The Carsolina sheep is a breed that was historically raised on the Karst Plateau, between Karst and Istria. The Slovenian word for this area, “gmajna”, is the best word to describe the identity of this territory. This word is derived from the German word gemeinde, which means community, and refers to the collective ownership of pastures, which has characterised and still partly characterises livestock farming in this area, which is in many cases, still managed by the collective system known as “Comunelle”.
The Karst Plateau is a semi natural habitat composed of arid and semi-arid meadows on the calcareous soil that characterises the whole area. Born from the symbiosis between man and nature. Centuries of grazing sheep and goats has shaped the vegetation, stimulated the development of endemic species capable of surviving in the arid conditions and made fertile land with numerous outcropping rocks and very little water on the superficial layers. Unfortunately, this habitat is at risk of disappearing due to the almost total abandonment of pastoralism and traditional agricultural practices, which has led to overgrowth of the bushland and a growing environmental imbalance.
The Carsolina sheep (kraška ovca, in Slovenian) was a natural part of the Karst Plateau for centuries, it was a population that was raised by Karst shepherds until the Second World War. Flocks of sheep would graze on the Karst Plateau for 9 months of the year, where, between November and May, they survived on the limited pastures that were available, food was especially scarce in the coastal areas. In the summer, the mountain pastures were often used, all the way to the foot of Monte Nevoso.
The Carsolina sheep is a robust and very rustic breed, which is used to living on the limited resources that are made available by their natural environment. It is easily recognisable by the brown and blackish spots found on its skin. Its white fleece can also have some spots or can be completely black or brown. Its horns, when present, are an open spiral shape and their ears go sideways but will never hang down.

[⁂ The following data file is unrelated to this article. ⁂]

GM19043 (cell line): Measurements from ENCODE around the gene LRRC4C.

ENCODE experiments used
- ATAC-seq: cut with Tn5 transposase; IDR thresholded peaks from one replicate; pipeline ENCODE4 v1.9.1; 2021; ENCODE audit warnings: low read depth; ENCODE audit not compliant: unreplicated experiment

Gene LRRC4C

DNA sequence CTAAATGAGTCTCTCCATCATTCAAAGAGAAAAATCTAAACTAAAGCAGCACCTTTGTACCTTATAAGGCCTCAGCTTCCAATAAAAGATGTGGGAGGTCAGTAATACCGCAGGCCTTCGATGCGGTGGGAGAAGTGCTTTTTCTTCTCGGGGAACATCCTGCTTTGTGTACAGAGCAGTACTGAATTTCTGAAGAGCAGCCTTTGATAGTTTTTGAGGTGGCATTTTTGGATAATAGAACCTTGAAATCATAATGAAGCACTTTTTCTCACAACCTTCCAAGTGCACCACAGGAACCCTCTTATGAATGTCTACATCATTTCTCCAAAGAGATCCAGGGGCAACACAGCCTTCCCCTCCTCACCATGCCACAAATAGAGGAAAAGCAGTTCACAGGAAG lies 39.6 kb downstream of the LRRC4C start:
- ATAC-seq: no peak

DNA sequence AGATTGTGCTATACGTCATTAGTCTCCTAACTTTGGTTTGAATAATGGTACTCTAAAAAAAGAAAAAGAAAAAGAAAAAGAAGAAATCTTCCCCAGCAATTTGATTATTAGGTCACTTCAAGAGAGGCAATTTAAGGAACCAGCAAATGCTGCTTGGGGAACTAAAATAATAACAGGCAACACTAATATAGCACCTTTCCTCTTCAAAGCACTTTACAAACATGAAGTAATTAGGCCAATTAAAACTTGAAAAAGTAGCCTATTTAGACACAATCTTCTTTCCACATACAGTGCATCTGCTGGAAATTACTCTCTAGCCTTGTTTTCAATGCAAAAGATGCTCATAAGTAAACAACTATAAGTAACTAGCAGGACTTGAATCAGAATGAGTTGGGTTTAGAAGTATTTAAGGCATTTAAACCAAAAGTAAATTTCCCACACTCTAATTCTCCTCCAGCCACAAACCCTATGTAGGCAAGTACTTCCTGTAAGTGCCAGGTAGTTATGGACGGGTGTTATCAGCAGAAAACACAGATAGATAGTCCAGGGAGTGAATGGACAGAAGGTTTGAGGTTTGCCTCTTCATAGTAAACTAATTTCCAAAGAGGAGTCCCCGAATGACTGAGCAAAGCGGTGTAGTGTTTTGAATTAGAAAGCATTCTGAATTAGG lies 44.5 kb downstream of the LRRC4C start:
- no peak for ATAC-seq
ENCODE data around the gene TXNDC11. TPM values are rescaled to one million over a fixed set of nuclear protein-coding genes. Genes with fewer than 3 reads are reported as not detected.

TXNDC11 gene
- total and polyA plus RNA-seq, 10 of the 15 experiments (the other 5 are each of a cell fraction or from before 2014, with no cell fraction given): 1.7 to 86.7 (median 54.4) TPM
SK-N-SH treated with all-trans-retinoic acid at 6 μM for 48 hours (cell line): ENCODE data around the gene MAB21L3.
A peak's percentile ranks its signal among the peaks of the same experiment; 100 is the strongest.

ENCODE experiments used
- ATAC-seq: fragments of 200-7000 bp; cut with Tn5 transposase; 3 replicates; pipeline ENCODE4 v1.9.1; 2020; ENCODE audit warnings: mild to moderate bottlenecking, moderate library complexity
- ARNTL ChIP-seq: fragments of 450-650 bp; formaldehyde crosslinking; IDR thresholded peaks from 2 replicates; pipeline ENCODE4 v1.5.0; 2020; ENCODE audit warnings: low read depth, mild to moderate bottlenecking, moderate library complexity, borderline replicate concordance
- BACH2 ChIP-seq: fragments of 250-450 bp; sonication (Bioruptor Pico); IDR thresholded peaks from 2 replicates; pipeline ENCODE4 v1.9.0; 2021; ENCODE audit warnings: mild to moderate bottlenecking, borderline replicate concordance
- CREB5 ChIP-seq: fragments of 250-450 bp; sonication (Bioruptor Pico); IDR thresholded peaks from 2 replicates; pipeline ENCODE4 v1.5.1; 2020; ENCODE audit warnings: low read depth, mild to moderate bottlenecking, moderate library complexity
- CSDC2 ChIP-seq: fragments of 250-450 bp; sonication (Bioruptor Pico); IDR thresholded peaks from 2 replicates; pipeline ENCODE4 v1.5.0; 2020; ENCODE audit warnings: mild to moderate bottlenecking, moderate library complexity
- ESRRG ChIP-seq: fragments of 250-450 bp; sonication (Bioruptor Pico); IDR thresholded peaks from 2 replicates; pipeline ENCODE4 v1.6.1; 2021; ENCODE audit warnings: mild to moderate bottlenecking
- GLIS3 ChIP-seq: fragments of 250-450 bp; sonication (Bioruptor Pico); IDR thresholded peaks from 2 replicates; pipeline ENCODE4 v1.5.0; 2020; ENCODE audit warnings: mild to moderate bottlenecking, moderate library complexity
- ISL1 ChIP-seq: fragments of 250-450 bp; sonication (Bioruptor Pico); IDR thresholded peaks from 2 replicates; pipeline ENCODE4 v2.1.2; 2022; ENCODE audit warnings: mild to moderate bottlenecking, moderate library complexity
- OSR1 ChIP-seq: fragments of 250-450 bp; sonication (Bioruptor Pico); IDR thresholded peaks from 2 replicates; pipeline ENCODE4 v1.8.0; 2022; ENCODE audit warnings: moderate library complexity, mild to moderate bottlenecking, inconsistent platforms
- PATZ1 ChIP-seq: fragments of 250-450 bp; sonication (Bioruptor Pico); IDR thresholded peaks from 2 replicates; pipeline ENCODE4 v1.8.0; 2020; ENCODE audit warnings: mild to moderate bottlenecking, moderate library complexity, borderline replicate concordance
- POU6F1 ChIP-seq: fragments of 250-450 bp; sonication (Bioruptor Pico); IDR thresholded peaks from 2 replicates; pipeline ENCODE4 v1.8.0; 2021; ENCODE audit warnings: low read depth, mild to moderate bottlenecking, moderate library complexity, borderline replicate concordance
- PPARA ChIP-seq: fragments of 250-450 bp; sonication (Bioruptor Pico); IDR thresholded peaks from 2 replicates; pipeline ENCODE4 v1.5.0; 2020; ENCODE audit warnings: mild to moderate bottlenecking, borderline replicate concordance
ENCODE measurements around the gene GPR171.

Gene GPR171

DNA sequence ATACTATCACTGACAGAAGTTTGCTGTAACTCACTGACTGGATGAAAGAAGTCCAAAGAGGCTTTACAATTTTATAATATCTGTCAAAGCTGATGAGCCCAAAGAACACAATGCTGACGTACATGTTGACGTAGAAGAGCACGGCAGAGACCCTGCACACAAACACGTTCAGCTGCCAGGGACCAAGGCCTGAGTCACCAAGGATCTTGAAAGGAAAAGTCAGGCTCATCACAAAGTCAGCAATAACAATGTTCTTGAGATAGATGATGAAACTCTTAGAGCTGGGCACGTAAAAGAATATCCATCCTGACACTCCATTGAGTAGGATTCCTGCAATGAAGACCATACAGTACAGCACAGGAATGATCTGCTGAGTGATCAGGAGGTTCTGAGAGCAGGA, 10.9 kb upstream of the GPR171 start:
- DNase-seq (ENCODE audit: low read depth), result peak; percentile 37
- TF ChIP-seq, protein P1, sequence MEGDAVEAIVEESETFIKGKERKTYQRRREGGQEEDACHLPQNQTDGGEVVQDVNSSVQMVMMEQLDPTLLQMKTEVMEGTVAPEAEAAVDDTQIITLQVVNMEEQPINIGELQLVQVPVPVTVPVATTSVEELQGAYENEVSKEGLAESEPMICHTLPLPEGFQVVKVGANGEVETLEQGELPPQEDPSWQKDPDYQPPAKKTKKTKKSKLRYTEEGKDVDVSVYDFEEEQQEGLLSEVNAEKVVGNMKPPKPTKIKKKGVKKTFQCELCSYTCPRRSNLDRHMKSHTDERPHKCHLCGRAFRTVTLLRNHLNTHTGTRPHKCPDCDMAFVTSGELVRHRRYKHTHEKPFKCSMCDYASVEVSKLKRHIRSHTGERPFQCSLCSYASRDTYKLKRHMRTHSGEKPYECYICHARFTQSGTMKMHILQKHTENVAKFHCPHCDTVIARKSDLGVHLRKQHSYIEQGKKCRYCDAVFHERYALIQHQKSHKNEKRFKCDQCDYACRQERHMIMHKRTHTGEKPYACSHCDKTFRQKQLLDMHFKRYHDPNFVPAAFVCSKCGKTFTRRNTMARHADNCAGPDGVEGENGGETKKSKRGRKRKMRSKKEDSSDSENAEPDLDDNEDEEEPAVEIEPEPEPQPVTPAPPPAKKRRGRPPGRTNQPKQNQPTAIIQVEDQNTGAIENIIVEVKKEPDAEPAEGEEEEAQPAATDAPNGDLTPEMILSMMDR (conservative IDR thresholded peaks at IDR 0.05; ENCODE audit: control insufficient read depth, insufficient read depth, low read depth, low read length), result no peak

It is uncertain where this breed originated however it may have been created by crossbreeding between races from the Italian territory with ones from the Balkans, which were most likely brought to the Karst Plateau by the Ottomans. It is also known as the Istrian sheep and it belongs to an ethnic group of considerable interest, raised on a transnational territory between Italy, Slovenia and Croatia. In addition to the Karst Plateau, it is also present in the Cres and Lošinj archipelago.
The Carsolina sheep can produce around 120kg of milk per lactation. The pecorino cheeses that are made from this milk have a fatty texture and a grainy and crumbly consistency, and become quite sharp as they mature. Even the ricotta it makes is interesting, with a clear hint of pasture especially during the periods when the Karst territory offers its best flavours. The sheep also provide excellent meat for cooking and curing. The dish that best expresses the local gastronomic tradition is goulash, or meat cooked “under the bell”, which is buried under the embers, according to the Balkan custom.
Meat and cheese are available all year round
The three producers who give life to the Presidium practice wild and semi-wild breeding, guaranteeing the animals continuous grazing throughout the year. The aim of the project is to promote their products in the local market, increasing the appreciation for the quality of meats and cheeses obtained in compliance with strict regulations; emphasise the important role played by farmers in the conservation and development of the Karst ecosystem; stimulate the resumption of the breed reproducing to increase the number of heads; encourage interactions between breeders who are from all over the historical area; create a recognisable production and supply chain; make educational activities in which the Carsolina sheep is more visible and light can be brought to the positive interaction between people and the environment that it creates.
Production area: Karst Plateau in Trieste, Gorizia, Breg and Muggia.
Presidium supported by: the Friuli-Venezia-Giulia Region
Az. Agr. Antonič - Asino Berto
di Andrea Štoka
Duino Aurisina (TS)
Tel. +39 340 5847185
Consorzio boschivo di Padriciano
Gozna zadruga v Padričah
Jus Padriciano - Padriče
Via Padriciano, 40.
Tel. +39 040 226161
Società Agricola Kmetija DF
di Drago Vremec
Comunella - Jus Opicina - Opčine
Via degli Alpini, 103
Tel. +39 335 701 8306